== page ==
Don't MS with Jenny

Sometimes life throws you unexpected curveballs that unknowingly turn out to be priceless life lessons. A silver lining is how I think of my MS and what I often tell people when they ask about my diagnosis.

Back in 2016, I woke up and the left side of my face was numb. I did not feel like Jenny. I felt like a completely different person with a numb face and a throbbing head. I trusted my gut and went to the emergency room after a few days of sitting on these symptoms. After a quick workup, they dismissed me quickly and said I needed to rest, take a day off work, drink plenty of fluids, and that these symptoms would subside quickly. I did as I was told, but still did not feel like me.

My facial numbness and throbbing head were still in full swing a few days later, so I went to another emergency department and received the same dismissive treatment. They told me I was simply stressed (which was true), over-worked (which was also true) and too young to have anything “serious” wrong with me. Deep down, I knew something was wrong; I was 100% certain of it. I even told them that I had a feeling it was MS, and they instantly said there was no way I had MS because of my age, good health and simplicity of symptoms. I begged them to scan my head and told them I was not leaving until I had a concrete explanation for these symptoms.

After begging for almost 2 hours, I finally got them to agree to order a head MRI and left feeling a little hopeless, but also proud of myself for advocating for my health—I knew something was wrong and was not going to let anyone tell me differently.

Fast forward three weeks, and I received a call from the same hospital that initially dismissed me, telling me that I indeed had MS and needed to come in immediately for high dose steroid treatment.
My heart sank. I was right. I knew it. I vividly remember calling my parents and just crying for 30 straight minutes and although they were beside themselves, too, they were confident that I was going to be OK... and I believed them. I was going to be OK. And you know what? My parents were right.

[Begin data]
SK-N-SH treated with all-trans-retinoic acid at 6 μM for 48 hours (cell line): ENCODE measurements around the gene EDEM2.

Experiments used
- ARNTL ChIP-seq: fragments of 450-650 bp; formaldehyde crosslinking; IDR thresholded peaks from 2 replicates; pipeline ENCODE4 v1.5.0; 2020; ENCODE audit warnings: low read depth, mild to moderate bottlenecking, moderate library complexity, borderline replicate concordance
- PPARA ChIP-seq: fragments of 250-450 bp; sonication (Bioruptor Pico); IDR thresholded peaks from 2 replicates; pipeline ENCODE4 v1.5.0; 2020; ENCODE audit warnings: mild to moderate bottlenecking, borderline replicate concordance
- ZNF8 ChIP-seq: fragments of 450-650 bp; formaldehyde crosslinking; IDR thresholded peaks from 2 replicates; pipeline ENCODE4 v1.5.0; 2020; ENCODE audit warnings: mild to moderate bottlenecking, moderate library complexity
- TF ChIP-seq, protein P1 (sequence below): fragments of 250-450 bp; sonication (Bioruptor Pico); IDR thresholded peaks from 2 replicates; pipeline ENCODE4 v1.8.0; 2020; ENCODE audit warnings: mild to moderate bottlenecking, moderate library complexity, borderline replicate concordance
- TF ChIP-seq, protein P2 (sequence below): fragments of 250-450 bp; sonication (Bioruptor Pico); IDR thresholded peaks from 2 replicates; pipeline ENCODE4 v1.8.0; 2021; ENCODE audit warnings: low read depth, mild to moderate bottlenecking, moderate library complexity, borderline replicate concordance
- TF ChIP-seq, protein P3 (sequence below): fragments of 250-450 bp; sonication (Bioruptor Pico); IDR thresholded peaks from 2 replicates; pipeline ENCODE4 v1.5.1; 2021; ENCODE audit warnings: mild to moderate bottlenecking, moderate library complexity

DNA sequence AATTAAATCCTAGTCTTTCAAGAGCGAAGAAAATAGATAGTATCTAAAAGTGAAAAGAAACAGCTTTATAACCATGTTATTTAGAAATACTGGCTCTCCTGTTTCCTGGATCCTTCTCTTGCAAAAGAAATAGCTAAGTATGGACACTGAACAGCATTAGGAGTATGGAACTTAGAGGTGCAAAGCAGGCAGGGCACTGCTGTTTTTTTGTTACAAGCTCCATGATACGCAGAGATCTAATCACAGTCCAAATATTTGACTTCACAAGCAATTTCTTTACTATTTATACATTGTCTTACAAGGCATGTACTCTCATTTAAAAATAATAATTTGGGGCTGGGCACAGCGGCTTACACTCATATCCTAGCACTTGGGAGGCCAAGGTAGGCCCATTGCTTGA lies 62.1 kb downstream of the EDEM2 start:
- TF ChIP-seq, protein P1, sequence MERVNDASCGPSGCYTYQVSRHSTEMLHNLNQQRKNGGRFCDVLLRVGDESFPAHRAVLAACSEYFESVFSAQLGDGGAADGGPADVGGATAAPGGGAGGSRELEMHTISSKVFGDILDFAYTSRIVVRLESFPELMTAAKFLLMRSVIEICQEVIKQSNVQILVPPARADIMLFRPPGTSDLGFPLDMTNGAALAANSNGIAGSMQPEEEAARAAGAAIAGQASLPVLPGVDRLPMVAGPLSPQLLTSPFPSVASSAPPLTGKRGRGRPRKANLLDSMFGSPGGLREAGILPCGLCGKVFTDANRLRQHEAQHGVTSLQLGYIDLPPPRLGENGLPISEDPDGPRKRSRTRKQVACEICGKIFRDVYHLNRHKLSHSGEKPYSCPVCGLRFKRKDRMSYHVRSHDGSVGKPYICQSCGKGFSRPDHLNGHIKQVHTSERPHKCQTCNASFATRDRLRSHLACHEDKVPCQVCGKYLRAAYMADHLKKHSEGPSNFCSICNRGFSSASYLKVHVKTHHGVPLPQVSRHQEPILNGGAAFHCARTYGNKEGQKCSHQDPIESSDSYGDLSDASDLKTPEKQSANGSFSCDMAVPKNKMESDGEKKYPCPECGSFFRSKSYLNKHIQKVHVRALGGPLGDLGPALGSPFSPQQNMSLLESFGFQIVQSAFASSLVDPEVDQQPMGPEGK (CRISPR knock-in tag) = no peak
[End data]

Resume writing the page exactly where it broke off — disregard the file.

Fast forward to now, and I truly am OK. I am great, actually. I am receiving the best care possible (thank you, modern medicine!) and have not let MS get in my way at all. Not at all. It is simply a fork in the road. A chapter in my book. A minor detail of my life. Though some days are tough, this diagnosis has been nothing short of a silver lining and a good life lesson… as crazy as that sounds. It has allowed me to step back and really think about what is important in life. It has taught me to (try) not to stress so much about the little things. It has taught me that working 60 hours a week is not healthy. It has taught me that I need to get plenty of rest. It has taught me that spending time with people you love is important. It has taught me that exercise is my most important medicine. It has taught me that I am no different from anyone else just because of this diagnosis. And most importantly, it has taught me that I am tough. Sometimes it takes a curveball like this to realize what’s important in life. Sometimes that curveball is MS.
Tags Diagnosis, Symptoms      1

Jenny Goodwin

Jenny lives in Chicago and works as a clinical applications analyst at one of the largest county hospitals in the country. She was diagnosed with MS in 2016 and has not let the disease get in her way. She is dedicated to spreading the word about MS and helping those who are newly diagnosed navigate life with MS.